Atari 65XE Computer System  











Atari 65XE
Personal Computer System

Release Date: February 1985 

Codename: N/A

 Introduced at the 1985 CES in Las Vegas.The Atari 65XE was part of a cost reduction plan and would be the replacement for the Atari 800XLF Personal Computer introduced in August of 1984.    Price at $99.99 the 65XE was 100% compatible with all of the Atari 400/800, and XL software (some programs required the use of a "Translator" disk before use) and all peripherals.    The 65XE computer had 64K of memory like the Atari 800XL and all of the same custom chips as well.  The XE series computers would also use the  FREDDIE chip from the 800XLF (originally used in the Atari 1400XL and 1450XLD computers.)   This was memory address multiplexing chip.   When combined with the Atari C061618 MMU chip (Memory Management Unit)  the system could handle memory swapping and larger amounts of memory more efficiently, but most important was that the ANTIC could now independently access memory and not have to share it with the CPU.


The 65XE would come in a low cost, 2 piece utilitarian gray case.  The more expensive and more stylish XL case designs were abandoned  The Atari 65XE while having the advantage FREDDIE and MMU chips had a major shortcoming over the Atari 800XLF which it had replaced.   The US versions did NOT have an external expansion bus (the Atari XL computers had a PBI connector (Parallel Bus Interface) while the European Atari 65XE's (also called Atari 800XE's) and Atari 130XE's (both US and European) all had an ECI (Enhanced Cartridge Interface) which was functionally equivalent to the previous Atari XL PBI and allowed devices such as SCSI hard drive controllers, parallel/serial controllers and many other powerful devices to be attached to the XE system.   While Atari itself never sold any ECI devices, several 3rd Party companies such an ICD, CSS and Supra sold expansion peripherals for use with the ECI/PBI ports.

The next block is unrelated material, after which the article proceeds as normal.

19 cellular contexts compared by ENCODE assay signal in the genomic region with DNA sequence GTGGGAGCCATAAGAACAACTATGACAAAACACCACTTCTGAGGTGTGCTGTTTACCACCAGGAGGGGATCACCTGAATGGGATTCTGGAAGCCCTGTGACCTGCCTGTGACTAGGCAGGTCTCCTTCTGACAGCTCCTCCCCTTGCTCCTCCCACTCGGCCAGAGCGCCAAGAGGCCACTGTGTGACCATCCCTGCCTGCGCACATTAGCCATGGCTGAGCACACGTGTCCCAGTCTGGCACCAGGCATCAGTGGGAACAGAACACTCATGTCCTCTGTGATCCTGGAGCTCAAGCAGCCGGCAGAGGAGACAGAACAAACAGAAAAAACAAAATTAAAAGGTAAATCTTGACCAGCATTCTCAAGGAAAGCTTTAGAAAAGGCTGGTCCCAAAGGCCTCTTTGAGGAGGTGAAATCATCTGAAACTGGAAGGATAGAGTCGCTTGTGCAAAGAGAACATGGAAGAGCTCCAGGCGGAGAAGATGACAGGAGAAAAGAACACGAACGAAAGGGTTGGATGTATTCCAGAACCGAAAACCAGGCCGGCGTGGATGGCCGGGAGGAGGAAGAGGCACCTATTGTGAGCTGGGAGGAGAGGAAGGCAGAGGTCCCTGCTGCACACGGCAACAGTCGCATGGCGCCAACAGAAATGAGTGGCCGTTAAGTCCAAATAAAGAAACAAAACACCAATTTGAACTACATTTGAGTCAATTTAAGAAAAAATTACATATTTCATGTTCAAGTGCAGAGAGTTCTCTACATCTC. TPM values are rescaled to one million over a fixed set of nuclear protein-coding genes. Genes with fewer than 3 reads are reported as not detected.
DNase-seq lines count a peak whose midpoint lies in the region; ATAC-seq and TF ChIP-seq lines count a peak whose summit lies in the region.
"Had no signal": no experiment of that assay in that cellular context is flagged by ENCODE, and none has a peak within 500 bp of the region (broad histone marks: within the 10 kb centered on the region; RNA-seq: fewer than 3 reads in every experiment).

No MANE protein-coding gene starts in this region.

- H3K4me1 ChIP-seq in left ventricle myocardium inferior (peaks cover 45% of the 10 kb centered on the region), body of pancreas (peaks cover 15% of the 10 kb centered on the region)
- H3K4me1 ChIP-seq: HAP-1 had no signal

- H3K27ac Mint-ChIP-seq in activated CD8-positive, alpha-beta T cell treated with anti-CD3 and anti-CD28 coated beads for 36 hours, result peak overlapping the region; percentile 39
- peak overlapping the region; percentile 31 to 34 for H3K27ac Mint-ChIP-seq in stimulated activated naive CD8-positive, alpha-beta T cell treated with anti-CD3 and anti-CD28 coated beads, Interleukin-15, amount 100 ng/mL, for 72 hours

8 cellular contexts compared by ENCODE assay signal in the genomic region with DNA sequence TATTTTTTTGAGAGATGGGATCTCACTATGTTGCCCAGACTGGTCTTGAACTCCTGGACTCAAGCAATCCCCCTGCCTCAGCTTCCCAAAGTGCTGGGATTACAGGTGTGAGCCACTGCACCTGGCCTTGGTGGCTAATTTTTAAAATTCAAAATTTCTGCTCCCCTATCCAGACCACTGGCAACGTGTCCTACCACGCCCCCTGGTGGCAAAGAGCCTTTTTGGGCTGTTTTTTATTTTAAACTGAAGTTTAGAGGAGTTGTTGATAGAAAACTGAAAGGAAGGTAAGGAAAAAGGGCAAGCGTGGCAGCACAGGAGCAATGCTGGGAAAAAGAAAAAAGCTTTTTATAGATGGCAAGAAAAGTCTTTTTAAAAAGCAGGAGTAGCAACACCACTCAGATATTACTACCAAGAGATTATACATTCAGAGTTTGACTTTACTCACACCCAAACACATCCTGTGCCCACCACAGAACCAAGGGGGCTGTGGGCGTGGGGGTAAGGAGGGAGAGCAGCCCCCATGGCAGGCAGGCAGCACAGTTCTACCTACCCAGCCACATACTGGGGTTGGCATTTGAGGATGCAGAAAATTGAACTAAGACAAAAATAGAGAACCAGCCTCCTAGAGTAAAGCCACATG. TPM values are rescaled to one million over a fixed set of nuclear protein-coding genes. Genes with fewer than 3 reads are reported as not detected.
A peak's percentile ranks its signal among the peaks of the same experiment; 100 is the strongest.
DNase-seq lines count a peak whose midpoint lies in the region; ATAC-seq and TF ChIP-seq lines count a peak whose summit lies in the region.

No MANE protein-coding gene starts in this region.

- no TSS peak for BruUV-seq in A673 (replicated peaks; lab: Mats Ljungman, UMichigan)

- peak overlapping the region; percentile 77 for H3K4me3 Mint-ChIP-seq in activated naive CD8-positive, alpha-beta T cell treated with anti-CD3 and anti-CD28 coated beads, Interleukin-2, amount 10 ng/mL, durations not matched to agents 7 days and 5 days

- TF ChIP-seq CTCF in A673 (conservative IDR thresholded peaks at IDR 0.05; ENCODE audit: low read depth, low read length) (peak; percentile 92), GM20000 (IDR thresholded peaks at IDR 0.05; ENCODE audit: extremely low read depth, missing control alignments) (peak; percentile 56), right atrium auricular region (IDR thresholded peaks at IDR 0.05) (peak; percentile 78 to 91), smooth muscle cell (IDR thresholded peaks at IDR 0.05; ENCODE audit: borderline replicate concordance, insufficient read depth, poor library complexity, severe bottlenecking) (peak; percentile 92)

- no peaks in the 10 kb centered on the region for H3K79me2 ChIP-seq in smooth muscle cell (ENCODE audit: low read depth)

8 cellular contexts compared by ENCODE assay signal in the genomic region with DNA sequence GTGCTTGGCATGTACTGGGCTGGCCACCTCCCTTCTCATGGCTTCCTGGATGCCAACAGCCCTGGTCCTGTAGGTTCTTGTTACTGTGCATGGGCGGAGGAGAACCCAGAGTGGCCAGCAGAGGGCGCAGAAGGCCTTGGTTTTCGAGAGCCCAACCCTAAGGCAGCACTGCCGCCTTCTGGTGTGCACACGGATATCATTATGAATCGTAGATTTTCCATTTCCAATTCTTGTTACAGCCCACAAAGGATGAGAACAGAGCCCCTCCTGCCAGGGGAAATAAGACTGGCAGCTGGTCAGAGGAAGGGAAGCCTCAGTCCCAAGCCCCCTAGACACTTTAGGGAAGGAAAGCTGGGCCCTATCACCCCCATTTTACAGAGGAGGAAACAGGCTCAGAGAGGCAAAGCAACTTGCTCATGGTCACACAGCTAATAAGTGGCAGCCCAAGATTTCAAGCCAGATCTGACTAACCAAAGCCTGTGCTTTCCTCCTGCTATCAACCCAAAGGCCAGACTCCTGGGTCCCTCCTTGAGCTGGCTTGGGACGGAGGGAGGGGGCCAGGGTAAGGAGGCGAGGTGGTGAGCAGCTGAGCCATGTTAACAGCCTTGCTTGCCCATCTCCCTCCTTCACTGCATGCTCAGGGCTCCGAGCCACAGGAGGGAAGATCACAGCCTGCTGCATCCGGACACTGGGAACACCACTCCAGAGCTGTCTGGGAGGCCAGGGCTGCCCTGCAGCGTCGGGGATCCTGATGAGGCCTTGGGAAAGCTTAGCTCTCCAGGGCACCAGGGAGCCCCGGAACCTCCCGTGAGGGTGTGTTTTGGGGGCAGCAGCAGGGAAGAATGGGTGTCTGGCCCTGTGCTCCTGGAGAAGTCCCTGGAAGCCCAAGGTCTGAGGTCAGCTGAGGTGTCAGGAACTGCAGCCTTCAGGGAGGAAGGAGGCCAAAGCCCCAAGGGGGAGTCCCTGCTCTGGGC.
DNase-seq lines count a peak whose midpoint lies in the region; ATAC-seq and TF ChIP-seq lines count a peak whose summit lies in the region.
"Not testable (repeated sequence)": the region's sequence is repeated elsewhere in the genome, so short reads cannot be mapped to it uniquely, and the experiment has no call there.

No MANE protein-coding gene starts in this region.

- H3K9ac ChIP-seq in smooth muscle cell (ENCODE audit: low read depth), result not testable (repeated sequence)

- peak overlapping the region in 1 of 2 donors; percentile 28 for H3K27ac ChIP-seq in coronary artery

Atari XL Product Line Memo: September 9, 1984


With only a tiny time frame to work within from July 1984 until January 1985 Atari engineers took the existing Atari 800XL design as well as the 800XLF design and created new PCB's to fit into their lower cost cases with lower cost keyboards. The 2 piece cases greatly reduced the cost of the product, though their design was rather drab and unappealing compared to the more stylish, yet more expensive XL case designs.   The keyboards were another shortcoming of the design.   They were mushy and lacked solid tactile rebound to them and this was a major complaint for many users.

  Early runs of the 65XE had motherboards still retained the products original model number: the Atari 900XLF.    








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